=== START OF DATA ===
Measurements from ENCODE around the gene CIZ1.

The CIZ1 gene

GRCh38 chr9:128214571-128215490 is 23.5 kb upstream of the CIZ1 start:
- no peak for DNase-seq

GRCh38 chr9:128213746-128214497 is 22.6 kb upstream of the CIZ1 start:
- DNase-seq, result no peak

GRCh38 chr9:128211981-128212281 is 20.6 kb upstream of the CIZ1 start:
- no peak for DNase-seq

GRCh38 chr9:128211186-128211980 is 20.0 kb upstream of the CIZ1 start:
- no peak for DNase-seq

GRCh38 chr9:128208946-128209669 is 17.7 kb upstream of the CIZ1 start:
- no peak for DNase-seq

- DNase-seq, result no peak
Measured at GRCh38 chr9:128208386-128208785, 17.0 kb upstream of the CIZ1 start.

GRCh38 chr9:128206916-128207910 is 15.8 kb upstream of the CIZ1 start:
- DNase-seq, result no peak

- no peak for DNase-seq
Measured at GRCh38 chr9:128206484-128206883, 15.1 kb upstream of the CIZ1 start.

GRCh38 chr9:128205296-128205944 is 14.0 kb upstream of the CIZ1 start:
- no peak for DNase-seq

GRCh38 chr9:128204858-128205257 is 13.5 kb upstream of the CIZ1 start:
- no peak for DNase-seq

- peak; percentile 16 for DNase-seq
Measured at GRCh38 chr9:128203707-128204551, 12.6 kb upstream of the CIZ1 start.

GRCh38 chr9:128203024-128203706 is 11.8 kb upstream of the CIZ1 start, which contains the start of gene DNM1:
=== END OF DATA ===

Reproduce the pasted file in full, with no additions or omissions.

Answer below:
Measurements from ENCODE around the gene CIZ1.

The CIZ1 gene

GRCh38 chr9:128214571-128215490 is 23.5 kb upstream of the CIZ1 start:
- no peak for DNase-seq

GRCh38 chr9:128213746-128214497 is 22.6 kb upstream of the CIZ1 start:
- DNase-seq, result no peak

GRCh38 chr9:128211981-128212281 is 20.6 kb upstream of the CIZ1 start:
- no peak for DNase-seq

GRCh38 chr9:128211186-128211980 is 20.0 kb upstream of the CIZ1 start:
- no peak for DNase-seq

GRCh38 chr9:128208946-128209669 is 17.7 kb upstream of the CIZ1 start:
- no peak for DNase-seq

- DNase-seq, result no peak
Measured at GRCh38 chr9:128208386-128208785, 17.0 kb upstream of the CIZ1 start.

GRCh38 chr9:128206916-128207910 is 15.8 kb upstream of the CIZ1 start:
- DNase-seq, result no peak

- no peak for DNase-seq
Measured at GRCh38 chr9:128206484-128206883, 15.1 kb upstream of the CIZ1 start.

GRCh38 chr9:128205296-128205944 is 14.0 kb upstream of the CIZ1 start:
- no peak for DNase-seq

GRCh38 chr9:128204858-128205257 is 13.5 kb upstream of the CIZ1 start:
- no peak for DNase-seq

- peak; percentile 16 for DNase-seq
Measured at GRCh38 chr9:128203707-128204551, 12.6 kb upstream of the CIZ1 start.

GRCh38 chr9:128203024-128203706 is 11.8 kb upstream of the CIZ1 start, which contains the start of gene DNM1: